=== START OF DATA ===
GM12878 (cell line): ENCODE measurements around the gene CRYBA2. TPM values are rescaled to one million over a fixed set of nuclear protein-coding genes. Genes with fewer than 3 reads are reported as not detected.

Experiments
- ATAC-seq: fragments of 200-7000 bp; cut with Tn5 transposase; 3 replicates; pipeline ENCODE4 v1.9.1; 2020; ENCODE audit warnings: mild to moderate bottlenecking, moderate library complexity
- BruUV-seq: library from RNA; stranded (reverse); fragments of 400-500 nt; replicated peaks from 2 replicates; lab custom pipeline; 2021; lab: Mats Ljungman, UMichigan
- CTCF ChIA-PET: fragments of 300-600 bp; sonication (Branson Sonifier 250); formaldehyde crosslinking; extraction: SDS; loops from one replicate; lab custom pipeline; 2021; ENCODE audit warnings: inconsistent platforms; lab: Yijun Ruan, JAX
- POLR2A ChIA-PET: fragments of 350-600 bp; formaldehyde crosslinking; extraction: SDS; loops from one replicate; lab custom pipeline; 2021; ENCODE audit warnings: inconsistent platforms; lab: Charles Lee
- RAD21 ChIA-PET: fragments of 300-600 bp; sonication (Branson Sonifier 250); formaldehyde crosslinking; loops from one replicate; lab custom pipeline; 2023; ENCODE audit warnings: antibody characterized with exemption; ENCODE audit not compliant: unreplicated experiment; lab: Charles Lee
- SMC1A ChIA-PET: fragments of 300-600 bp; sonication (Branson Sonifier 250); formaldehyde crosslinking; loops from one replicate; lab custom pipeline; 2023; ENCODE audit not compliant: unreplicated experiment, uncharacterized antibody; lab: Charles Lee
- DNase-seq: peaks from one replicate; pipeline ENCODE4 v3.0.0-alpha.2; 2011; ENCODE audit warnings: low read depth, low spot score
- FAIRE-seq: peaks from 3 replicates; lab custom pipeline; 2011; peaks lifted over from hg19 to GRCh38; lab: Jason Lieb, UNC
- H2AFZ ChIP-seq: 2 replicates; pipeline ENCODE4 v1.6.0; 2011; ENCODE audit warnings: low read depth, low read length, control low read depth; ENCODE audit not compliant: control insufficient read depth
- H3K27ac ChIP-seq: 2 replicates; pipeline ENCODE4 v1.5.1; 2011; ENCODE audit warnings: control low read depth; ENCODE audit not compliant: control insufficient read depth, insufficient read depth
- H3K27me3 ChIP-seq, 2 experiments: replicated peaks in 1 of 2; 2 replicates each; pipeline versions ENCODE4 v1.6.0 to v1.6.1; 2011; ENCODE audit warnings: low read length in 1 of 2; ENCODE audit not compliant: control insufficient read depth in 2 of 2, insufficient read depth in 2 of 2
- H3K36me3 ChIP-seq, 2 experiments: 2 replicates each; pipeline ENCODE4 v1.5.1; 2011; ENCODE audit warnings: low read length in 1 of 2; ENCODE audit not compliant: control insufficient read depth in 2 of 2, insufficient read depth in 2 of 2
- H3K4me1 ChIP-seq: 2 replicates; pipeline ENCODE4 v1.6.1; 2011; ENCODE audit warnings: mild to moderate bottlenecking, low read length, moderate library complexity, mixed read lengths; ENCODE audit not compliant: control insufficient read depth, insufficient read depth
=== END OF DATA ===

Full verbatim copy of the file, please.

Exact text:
GM12878 (cell line): ENCODE measurements around the gene CRYBA2. TPM values are rescaled to one million over a fixed set of nuclear protein-coding genes. Genes with fewer than 3 reads are reported as not detected.

Experiments
- ATAC-seq: fragments of 200-7000 bp; cut with Tn5 transposase; 3 replicates; pipeline ENCODE4 v1.9.1; 2020; ENCODE audit warnings: mild to moderate bottlenecking, moderate library complexity
- BruUV-seq: library from RNA; stranded (reverse); fragments of 400-500 nt; replicated peaks from 2 replicates; lab custom pipeline; 2021; lab: Mats Ljungman, UMichigan
- CTCF ChIA-PET: fragments of 300-600 bp; sonication (Branson Sonifier 250); formaldehyde crosslinking; extraction: SDS; loops from one replicate; lab custom pipeline; 2021; ENCODE audit warnings: inconsistent platforms; lab: Yijun Ruan, JAX
- POLR2A ChIA-PET: fragments of 350-600 bp; formaldehyde crosslinking; extraction: SDS; loops from one replicate; lab custom pipeline; 2021; ENCODE audit warnings: inconsistent platforms; lab: Charles Lee
- RAD21 ChIA-PET: fragments of 300-600 bp; sonication (Branson Sonifier 250); formaldehyde crosslinking; loops from one replicate; lab custom pipeline; 2023; ENCODE audit warnings: antibody characterized with exemption; ENCODE audit not compliant: unreplicated experiment; lab: Charles Lee
- SMC1A ChIA-PET: fragments of 300-600 bp; sonication (Branson Sonifier 250); formaldehyde crosslinking; loops from one replicate; lab custom pipeline; 2023; ENCODE audit not compliant: unreplicated experiment, uncharacterized antibody; lab: Charles Lee
- DNase-seq: peaks from one replicate; pipeline ENCODE4 v3.0.0-alpha.2; 2011; ENCODE audit warnings: low read depth, low spot score
- FAIRE-seq: peaks from 3 replicates; lab custom pipeline; 2011; peaks lifted over from hg19 to GRCh38; lab: Jason Lieb, UNC
- H2AFZ ChIP-seq: 2 replicates; pipeline ENCODE4 v1.6.0; 2011; ENCODE audit warnings: low read depth, low read length, control low read depth; ENCODE audit not compliant: control insufficient read depth
- H3K27ac ChIP-seq: 2 replicates; pipeline ENCODE4 v1.5.1; 2011; ENCODE audit warnings: control low read depth; ENCODE audit not compliant: control insufficient read depth, insufficient read depth
- H3K27me3 ChIP-seq, 2 experiments: replicated peaks in 1 of 2; 2 replicates each; pipeline versions ENCODE4 v1.6.0 to v1.6.1; 2011; ENCODE audit warnings: low read length in 1 of 2; ENCODE audit not compliant: control insufficient read depth in 2 of 2, insufficient read depth in 2 of 2
- H3K36me3 ChIP-seq, 2 experiments: 2 replicates each; pipeline ENCODE4 v1.5.1; 2011; ENCODE audit warnings: low read length in 1 of 2; ENCODE audit not compliant: control insufficient read depth in 2 of 2, insufficient read depth in 2 of 2
- H3K4me1 ChIP-seq: 2 replicates; pipeline ENCODE4 v1.6.1; 2011; ENCODE audit warnings: mild to moderate bottlenecking, low read length, moderate library complexity, mixed read lengths; ENCODE audit not compliant: control insufficient read depth, insufficient read depth